University of Southampton plan to raise their tuition fees.
This was decided before a Student vote
The University of Southampton announced today that they plan to raise their tuition fees once again. The new fee of £9,250 could come into effect for the 2017/2018 academic year.
You can read the statement the University released here.
This will not affect the annual fees for students currently enrolled.
Before the University can raise the fees, the Higher Education and Research Bill, which describes the increase in fees, needs to be approved by Parliament.
This move comes following new government measures to link tuition fees with University teaching standards. In a twisted scheme seemingly inspired by the recent Olympic games, Universities will now compete for ‘Gold’, ‘Silver’ and ‘Bronze’ style medal rankings.
According to the new reforms, announced in May, institutions that score highly will soon be able to raise their tuition fees above £9,000.
Government ministers have argued that this will ensure the quality of teaching remains high across the UK.
Universities do have the option not to opt in to the new TEF (Teaching Excellence Framework). The problem is that with budgets being stretched further than ever, they do need the money.
Inflation is also another major issue. The real value of tuition fees are going down. So whilst student’s pay £9,000, the actual worth of that to the University could be over £1000 less by 2021.
With no alternative offered, Universities are essentially being backed into a corner by the government. Consequently Universities see no other solution than to raise tuition fees.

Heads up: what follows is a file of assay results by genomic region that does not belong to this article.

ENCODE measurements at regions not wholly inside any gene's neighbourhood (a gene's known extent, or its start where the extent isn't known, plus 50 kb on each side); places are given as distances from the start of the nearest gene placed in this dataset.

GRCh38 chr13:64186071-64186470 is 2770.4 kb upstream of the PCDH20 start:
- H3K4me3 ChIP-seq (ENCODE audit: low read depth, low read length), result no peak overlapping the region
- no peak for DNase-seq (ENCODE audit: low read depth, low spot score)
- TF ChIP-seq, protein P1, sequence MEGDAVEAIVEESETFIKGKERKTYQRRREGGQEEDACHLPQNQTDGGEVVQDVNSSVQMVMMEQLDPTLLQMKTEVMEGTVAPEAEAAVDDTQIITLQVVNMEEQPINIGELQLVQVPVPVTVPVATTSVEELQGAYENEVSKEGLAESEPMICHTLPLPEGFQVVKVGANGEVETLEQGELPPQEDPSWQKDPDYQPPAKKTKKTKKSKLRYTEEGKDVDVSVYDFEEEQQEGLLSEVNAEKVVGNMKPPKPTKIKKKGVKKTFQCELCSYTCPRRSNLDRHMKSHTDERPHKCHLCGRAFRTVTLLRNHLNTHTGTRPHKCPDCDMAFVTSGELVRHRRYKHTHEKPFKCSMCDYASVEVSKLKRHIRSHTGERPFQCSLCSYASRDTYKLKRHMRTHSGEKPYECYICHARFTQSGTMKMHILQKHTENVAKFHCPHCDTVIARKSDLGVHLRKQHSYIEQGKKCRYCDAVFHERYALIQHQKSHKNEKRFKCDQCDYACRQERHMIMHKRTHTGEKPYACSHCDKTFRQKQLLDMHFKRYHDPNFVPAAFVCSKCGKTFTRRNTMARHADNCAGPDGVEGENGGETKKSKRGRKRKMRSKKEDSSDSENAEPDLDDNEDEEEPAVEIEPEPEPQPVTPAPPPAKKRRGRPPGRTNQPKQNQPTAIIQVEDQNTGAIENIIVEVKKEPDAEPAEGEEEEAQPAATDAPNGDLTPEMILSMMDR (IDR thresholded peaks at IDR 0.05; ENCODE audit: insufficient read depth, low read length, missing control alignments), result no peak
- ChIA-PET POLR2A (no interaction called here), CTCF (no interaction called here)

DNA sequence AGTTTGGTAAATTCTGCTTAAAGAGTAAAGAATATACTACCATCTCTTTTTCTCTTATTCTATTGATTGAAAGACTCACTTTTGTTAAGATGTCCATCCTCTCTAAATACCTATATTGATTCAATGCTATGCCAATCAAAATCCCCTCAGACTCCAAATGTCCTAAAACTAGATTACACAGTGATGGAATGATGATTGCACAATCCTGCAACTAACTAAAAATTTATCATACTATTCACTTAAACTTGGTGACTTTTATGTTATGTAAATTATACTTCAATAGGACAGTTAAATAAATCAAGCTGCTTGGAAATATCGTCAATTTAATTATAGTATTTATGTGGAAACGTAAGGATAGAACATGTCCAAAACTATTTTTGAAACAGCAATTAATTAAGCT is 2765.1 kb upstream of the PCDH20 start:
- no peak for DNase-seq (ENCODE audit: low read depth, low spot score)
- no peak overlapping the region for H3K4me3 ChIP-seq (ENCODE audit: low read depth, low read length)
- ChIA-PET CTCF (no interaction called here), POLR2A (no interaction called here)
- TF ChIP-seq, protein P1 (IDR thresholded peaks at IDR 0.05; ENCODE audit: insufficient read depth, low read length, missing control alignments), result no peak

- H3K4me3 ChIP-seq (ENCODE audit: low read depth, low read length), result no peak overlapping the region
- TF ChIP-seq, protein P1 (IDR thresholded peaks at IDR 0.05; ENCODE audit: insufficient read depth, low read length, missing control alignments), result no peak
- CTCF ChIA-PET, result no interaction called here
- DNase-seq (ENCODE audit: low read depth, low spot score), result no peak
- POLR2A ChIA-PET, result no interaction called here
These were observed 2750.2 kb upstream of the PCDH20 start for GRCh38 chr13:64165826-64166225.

Elliot Grater, Union Southampton’s VP for education, believes that this shouldn’t be the case. He stressed the need for the University to follow the example of others and speak out against the TEF.
Earlier in the year, the Vice Chancellor of Sheffield University and the President of its Student Union issued a joint statement which voiced concerns about TEF. Elliot also urged the beginning of this kind of open communication between the University and its students at Southampton.
Fees will now also be linked to inflation. As a result, prices are likely to continue to rise year after year.
The repayment threshold has stayed the same, which raises concerns over the affordability of higher education for young people in the future. Criticism that the education system is becoming increasingly elitist is unlikely to relent.
Speaking prior to the announcement, Grater stressed that if the University decided to adopt the new scheme that the “fight isn’t lost”. However he did warn that “the further we get into [the] TEF, the less wriggle room for students”
He also voiced concerns over the mental health affects the changes could have on students. “Debt is one of the biggest causes of depression” he cautioned. If any students are worried about the changes, we advice them to seek help. The Advice Centre is located in the Student Union and is open from 9am until 5pm Monday to Friday.